# Uses and Current limitations¶

## Integration¶

One can perform integrations using holonomic functions by following these steps:

- Convert the integrand to a holonomic function.
- Now integrate the holonomic representation of the function.
- Convert the integral back to expressions.

### Examples¶

```
>>> from sympy.abc import x, a
>>> from sympy import sin
>>> from sympy.holonomic import expr_to_holonomic
>>> expr_to_holonomic(1/(x**2+a), x).integrate(x).to_expr()
atan(x/sqrt(a))/sqrt(a)
>>> expr_to_holonomic(sin(x)/x).integrate(x).to_expr()
Si(x)
```

As you can see in the first example we converted the function to holonomic, integrated the result and then converted back to symbolic expression.

## Limitations¶

1. Converting to expressions is not always possible. The holonomic function
should have a hypergeometric series at `x0`

.

2. Implementation of converting to holonomic sequence currently doesn’t support
`Frobenius method`

when the solutions need to have \(\log\) terms. This happens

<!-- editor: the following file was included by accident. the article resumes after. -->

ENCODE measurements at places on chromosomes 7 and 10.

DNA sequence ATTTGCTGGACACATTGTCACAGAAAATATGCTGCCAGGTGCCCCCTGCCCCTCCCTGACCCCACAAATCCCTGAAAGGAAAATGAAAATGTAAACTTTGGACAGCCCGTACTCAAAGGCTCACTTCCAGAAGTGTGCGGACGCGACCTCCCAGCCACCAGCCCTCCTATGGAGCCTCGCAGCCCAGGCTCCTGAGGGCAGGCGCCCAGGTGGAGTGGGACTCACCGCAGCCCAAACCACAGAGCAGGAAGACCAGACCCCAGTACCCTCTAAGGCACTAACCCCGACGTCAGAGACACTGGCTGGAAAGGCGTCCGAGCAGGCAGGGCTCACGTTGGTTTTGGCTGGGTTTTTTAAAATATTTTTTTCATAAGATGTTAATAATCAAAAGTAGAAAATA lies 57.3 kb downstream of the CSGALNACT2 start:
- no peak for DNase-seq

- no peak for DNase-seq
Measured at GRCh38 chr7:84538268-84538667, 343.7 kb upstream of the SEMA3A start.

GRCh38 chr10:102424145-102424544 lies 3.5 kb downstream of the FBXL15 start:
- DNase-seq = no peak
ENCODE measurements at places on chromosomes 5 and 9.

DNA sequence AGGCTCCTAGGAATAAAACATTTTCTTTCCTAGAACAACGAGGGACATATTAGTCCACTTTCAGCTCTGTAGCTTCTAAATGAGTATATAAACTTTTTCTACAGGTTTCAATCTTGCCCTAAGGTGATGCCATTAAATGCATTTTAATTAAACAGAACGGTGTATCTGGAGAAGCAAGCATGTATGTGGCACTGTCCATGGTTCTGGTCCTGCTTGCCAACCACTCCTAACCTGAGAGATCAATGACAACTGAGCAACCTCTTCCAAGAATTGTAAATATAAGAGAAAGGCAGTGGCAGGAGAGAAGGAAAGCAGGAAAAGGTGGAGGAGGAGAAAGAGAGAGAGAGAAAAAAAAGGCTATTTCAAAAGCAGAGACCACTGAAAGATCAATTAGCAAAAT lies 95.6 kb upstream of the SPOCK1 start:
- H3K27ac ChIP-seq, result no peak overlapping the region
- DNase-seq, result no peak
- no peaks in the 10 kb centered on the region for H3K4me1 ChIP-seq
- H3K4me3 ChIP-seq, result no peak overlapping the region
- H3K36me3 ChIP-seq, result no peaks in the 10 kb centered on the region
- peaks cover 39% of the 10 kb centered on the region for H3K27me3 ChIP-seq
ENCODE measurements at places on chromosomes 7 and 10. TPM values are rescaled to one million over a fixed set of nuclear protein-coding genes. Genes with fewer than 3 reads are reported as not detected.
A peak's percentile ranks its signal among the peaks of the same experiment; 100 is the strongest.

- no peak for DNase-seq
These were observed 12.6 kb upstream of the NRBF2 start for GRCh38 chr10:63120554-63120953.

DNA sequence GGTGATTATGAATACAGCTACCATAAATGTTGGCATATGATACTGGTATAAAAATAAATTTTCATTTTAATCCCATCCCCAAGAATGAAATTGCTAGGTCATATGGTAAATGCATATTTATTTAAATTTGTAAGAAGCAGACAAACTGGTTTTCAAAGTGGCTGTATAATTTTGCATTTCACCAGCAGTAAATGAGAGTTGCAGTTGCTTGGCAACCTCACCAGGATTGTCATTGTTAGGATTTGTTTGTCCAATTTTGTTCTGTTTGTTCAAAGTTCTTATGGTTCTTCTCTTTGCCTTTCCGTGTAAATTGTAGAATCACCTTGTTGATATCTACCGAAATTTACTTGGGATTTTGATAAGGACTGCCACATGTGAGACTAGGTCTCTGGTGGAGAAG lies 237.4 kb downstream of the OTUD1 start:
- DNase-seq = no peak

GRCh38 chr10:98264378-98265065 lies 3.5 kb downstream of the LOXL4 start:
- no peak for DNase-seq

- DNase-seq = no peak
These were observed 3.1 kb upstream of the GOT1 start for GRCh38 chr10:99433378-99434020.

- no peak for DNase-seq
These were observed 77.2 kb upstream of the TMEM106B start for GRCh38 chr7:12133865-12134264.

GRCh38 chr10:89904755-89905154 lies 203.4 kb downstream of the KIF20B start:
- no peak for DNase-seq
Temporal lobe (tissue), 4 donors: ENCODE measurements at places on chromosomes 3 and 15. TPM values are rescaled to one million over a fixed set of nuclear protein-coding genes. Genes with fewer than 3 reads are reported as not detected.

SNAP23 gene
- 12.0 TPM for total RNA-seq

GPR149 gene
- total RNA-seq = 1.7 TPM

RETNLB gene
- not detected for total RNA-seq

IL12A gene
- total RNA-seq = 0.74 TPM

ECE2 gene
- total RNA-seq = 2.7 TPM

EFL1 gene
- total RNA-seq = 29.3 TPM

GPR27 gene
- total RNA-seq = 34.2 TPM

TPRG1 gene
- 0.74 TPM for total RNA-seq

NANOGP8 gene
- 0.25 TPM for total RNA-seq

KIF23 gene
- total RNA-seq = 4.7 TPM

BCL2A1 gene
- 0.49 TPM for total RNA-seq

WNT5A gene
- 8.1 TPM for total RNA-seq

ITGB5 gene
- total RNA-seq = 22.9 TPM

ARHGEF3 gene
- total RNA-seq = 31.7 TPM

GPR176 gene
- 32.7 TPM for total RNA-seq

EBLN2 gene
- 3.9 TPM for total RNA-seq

when at least one pair of the roots of the indicial equation differ by an integer and
frobenius method yields linearly dependent series solutions. Since we use this while converting
to expressions, sometimes `to_expr()`

fails.

3. There doesn’t seem to be a way for computing indefinite integrals, so `integrate()`

basically computes \(\int_{x_0}^{x} f(x)dx\) if no limits are given, where \(x_0\) is the point at
which initial conditions for the integrand are stored. Sometimes this gives an additional constant in the result.
For instance:

```
>>> expr_to_holonomic(sin(x)).integrate(x).to_expr()
-cos(x) + 1
>>> sin(x).integrate(x)
-cos(x)
```

The indefinite integral of \(\sin(x)\) is \(-\cos(x)\). But the output is \(-\cos(x) + 1\) which is \(\int_{0}^{x} sin(x)dx\). Although both are considered correct but \(-\cos(x)\) is simpler.